The Picton Castle is rigged as a three-masted barque, is long, and carries of sail. She has a 690-hp diesel engine for the times when sailing is not feasible. The ship has space for roughly 50 people, consisting of about 12 professional crew and 40 sail trainees.
The Picton Castle is captained by Daniel Moreland.
In September 2007, the Picton Castle announced its first Voyage of the Atlantic The ship will embark in May 2008 from its home port of Lunenburg, Nova Scotia and follow the Westerlies across the North Atlantic for the British Isles and Northern Europe. Then sail across the English Channel and down the coast of France to Spain, Portugal, and Gibraltar. Explore the Atlantic Islands of Madeira, the Canary Islands and Cape Verde and follow in the wake of Columbus as the Picton Castle sets sail on one of the finest studdingsail passages, riding the tropical trade-winds across the mid-Atlantic from Senegal, West Africa, crossing the Equator to Fernando De Noronha, Brazil and onward to the sweet isles of the West Indies.
During the summer of 2007 the Picton Castle successfully completed its first Bosun School The purpose of the Picton Castle Bosun School is to provide an opportunity to young dedicated mariners to advance their skill level in a concentrated fashion without the natural demands and distractions of being underway at sea.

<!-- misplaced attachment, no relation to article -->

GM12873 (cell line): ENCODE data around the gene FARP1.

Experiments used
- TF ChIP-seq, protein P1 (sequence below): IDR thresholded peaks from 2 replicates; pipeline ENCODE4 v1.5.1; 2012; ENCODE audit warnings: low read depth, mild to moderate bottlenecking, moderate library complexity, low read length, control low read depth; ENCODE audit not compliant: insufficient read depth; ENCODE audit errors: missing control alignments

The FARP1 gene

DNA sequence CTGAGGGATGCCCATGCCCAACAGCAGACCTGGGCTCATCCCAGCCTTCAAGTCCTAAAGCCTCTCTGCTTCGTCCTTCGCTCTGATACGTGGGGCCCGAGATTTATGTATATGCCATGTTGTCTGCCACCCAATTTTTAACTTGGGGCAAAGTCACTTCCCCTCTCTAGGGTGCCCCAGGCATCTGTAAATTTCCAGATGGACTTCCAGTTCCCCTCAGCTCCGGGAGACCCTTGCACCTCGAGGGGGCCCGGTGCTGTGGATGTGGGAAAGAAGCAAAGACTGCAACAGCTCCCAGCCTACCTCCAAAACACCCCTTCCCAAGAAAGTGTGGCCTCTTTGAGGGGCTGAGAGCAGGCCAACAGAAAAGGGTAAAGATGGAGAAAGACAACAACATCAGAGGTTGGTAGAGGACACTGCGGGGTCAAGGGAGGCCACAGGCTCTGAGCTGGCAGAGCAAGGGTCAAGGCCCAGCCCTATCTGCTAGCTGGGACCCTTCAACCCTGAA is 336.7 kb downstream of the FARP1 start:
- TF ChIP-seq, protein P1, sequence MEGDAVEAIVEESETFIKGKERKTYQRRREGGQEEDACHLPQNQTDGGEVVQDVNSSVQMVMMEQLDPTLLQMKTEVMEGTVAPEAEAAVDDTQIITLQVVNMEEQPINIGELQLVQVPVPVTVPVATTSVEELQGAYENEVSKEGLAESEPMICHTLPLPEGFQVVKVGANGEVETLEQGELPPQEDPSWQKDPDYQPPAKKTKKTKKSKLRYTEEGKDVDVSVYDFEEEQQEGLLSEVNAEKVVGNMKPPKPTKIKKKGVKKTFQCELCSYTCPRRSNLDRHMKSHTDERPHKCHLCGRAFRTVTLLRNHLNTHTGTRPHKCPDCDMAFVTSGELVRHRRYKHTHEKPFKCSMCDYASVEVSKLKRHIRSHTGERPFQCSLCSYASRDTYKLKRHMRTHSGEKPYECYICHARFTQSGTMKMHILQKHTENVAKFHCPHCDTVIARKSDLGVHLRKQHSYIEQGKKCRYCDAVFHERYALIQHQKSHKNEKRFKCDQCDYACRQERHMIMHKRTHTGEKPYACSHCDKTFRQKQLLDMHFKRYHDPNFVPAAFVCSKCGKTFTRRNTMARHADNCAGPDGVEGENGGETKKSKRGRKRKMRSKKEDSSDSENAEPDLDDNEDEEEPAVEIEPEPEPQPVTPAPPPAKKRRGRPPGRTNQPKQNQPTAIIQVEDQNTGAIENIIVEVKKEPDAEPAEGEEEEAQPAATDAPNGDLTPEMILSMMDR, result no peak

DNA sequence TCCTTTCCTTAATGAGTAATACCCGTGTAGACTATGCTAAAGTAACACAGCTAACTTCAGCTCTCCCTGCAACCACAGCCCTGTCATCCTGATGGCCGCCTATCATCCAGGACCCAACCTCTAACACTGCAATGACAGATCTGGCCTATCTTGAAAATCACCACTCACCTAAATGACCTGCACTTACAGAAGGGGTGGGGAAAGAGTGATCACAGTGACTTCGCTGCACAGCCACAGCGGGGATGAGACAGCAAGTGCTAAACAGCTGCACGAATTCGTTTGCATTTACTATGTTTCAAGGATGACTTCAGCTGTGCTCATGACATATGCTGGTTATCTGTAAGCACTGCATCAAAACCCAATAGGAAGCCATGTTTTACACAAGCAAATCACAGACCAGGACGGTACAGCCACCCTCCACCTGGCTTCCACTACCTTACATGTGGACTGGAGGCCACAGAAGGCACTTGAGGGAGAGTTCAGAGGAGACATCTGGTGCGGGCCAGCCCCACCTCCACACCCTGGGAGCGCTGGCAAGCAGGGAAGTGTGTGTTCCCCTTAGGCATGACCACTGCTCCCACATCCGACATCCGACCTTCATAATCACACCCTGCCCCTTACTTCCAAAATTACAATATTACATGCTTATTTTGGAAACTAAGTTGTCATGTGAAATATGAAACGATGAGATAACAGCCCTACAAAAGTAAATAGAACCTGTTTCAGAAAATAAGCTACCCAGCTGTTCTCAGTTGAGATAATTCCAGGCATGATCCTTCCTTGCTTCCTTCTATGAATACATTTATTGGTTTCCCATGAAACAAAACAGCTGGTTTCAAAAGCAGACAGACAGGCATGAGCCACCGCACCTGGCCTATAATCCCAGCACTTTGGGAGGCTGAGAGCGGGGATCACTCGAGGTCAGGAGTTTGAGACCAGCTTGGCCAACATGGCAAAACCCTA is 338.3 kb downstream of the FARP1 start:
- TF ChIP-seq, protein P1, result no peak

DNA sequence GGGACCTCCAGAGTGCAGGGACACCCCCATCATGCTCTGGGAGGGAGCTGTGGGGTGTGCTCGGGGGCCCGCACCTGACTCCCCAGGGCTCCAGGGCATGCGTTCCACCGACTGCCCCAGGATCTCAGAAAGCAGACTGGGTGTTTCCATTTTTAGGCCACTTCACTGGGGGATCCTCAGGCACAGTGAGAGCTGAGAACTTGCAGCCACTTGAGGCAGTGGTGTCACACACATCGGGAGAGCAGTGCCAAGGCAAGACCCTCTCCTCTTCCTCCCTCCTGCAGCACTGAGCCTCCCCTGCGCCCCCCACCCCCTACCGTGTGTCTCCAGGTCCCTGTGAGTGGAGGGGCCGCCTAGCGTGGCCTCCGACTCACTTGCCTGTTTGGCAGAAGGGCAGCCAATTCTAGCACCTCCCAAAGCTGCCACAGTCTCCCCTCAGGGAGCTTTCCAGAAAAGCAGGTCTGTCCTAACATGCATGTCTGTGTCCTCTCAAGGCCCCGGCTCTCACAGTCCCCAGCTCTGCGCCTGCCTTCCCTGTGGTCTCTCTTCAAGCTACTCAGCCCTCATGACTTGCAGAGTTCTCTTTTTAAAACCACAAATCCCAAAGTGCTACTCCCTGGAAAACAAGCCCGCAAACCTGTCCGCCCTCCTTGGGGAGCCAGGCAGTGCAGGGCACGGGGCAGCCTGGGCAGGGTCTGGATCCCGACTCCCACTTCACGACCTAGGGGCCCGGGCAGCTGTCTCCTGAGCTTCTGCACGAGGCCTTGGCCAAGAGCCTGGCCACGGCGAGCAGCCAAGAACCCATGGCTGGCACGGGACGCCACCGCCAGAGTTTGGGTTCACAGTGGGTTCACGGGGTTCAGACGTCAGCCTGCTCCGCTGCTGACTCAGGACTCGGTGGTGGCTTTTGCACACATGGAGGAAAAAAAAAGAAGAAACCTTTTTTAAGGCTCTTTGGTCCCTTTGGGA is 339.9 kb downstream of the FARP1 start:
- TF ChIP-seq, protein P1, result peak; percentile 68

In the spring of 2007 the Picton Castle was featured in Mark Burnett's CBS reality show Pirate Master. The show was filmed in the Caribbean island of Dominica and premiered May 31 2007 in the spot previously occupied by Survivor.
On the night of December 8 2006, as the Picton Castle was roughly 760 kilometres south-east of Cape Cod, Massachusetts, the ship encountered bad weather; a wave swamped the ship, sweeping one of the crew overboard. The person swept overboard was later identified as lead seaman Laura Gainey, daughter of Bob Gainey and respected member of the Picton Castle professional crew. She was not wearing a life jacket or a survival suit, but due to the warm water temperatures (22 °C) and her excellent physical condition, she was expected to survive for up to 36 hours. She was able to call out while being swept overboard, and crew on the ship threw flotation devices and radar reflectors into the water to aid her and mark her position; subsequent searching was concentrated on this 'debris field'. However, the search was called off after three days when no trace of her had been found. The search was carried out by the Picton Castle, United States Coast Guard and Canadian Coast Guard aircraft, and merchant vessels.
An investigation was undertaken by the Cook Islands, where the ship is registered.
A recent investigation titled "Overboard" by the CBC program the fifth estate claims to have uncovered serious safety problems with the ship. On November 18 2007 the Transportation Safety Board of Canada decided to undertake an independent investigation of the event.